Increasing Subsidies and Access Helps Women Maintain Housing and Employment
In its latest report in its “Profiles at Risk” series, The Institute for Children, Poverty & Homelessness(ICPH) examines the connection between quality childcare and the risk women face for homelessness. The findings include that childcare is a significant factor contributing to family homelessness and that it separates families experiencing homelessness from low-income families who maintain stable housing.
Not surprisingly, the report makes the following conclusions. Homeless women:
Receive child care subsidies less often than their stably housed peers and are more likely to use informal arrangements that provide fewer developmental supports for their children; and
Report more frequent disruptions in employment and training due to unreliable childcare.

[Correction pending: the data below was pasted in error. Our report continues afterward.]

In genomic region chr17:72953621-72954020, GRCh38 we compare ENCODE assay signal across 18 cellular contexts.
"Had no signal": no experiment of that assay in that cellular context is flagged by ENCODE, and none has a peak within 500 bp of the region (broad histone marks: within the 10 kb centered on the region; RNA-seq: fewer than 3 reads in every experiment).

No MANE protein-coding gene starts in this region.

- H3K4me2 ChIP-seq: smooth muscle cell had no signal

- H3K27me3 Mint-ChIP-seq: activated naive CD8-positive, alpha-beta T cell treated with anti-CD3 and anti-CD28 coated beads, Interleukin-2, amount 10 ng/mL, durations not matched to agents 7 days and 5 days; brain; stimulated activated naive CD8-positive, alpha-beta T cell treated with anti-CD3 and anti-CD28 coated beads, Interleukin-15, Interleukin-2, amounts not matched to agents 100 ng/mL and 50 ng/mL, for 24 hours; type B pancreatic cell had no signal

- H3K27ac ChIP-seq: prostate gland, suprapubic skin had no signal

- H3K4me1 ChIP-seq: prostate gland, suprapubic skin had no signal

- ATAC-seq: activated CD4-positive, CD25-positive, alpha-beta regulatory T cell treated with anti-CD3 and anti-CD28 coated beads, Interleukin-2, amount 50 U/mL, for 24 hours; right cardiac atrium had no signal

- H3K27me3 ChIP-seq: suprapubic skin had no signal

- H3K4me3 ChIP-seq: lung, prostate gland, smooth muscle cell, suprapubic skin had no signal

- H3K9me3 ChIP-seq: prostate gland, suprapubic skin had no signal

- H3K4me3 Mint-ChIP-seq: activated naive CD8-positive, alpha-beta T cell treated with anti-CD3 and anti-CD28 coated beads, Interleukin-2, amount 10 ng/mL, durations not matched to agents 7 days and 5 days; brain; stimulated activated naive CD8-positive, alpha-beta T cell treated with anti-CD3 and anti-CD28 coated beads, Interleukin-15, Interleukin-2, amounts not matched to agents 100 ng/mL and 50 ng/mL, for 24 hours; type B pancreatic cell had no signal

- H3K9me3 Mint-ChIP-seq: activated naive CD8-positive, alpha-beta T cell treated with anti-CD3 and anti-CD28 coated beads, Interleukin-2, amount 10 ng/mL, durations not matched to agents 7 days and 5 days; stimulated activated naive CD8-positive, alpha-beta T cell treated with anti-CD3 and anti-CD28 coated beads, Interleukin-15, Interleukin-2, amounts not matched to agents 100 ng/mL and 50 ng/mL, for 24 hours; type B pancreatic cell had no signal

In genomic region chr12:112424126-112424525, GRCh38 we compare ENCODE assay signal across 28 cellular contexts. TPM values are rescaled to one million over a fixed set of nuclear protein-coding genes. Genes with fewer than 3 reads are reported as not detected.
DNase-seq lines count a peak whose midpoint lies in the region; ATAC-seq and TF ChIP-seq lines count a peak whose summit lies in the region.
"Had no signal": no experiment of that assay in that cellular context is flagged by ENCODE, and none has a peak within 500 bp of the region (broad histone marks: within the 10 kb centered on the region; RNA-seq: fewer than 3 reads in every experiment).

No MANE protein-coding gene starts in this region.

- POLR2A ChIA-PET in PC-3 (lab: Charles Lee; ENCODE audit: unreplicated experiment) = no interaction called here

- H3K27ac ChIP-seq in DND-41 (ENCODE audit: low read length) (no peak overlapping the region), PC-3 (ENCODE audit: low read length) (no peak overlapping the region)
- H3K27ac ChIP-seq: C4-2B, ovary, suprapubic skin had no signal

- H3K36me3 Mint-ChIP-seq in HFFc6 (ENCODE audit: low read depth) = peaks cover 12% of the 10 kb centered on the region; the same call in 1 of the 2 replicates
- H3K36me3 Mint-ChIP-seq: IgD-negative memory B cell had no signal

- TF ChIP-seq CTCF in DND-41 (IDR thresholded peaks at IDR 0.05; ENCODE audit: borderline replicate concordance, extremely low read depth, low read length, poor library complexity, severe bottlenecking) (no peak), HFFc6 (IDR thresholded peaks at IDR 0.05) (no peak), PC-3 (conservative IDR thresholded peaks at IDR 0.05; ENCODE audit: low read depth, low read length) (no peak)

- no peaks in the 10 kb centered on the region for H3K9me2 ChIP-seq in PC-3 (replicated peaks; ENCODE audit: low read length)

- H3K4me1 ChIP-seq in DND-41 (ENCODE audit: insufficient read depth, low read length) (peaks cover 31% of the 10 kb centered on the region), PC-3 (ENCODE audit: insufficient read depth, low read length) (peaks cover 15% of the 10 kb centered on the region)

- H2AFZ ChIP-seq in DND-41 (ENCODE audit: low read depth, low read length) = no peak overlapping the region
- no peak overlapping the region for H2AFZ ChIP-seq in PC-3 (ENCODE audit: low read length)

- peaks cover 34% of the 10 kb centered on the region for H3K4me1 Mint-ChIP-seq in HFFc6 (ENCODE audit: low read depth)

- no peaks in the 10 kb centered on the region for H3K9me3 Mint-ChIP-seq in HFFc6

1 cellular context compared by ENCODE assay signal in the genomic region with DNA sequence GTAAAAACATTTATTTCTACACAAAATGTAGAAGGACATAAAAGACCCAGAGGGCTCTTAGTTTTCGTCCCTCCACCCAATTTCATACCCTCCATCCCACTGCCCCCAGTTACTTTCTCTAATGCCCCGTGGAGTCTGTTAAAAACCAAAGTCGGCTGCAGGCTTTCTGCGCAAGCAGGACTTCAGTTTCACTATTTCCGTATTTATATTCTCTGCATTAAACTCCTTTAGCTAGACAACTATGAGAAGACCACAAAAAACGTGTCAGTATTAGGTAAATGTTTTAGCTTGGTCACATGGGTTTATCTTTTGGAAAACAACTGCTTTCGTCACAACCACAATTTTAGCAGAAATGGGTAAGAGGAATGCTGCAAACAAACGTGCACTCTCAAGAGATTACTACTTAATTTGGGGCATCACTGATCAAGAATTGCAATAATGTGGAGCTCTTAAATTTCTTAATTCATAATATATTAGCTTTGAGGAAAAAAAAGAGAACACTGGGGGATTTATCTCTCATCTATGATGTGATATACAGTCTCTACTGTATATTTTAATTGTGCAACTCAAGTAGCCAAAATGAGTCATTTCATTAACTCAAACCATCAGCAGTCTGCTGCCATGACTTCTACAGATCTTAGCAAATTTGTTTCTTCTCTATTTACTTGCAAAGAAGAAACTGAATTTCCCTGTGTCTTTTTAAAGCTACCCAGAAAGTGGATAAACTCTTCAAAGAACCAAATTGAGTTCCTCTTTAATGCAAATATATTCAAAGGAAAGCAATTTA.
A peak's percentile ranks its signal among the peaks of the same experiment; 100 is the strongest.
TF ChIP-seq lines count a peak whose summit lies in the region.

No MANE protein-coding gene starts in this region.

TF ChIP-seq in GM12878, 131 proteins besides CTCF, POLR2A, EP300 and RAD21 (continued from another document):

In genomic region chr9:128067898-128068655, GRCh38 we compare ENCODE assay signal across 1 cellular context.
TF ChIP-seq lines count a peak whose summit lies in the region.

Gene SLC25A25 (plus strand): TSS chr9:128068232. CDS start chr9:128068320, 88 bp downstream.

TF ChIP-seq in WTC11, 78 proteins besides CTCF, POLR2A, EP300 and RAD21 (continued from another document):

An effect of welfare reform has been an increased demand for child care subsidies and the report suggests policy solutions at both the federal and state levels including:
Increasing federal investment in childcare subsidies; and
Improving access to high quality childcare with subsidies through state regulation.
Using data from a nation a study, ICPH highlights characteristics of families most at risk of homelessness and focusing on childhood well being and differences in childcare. The findings reveal distinct differences in type, reliability, and quality of child care as broken down by housing status.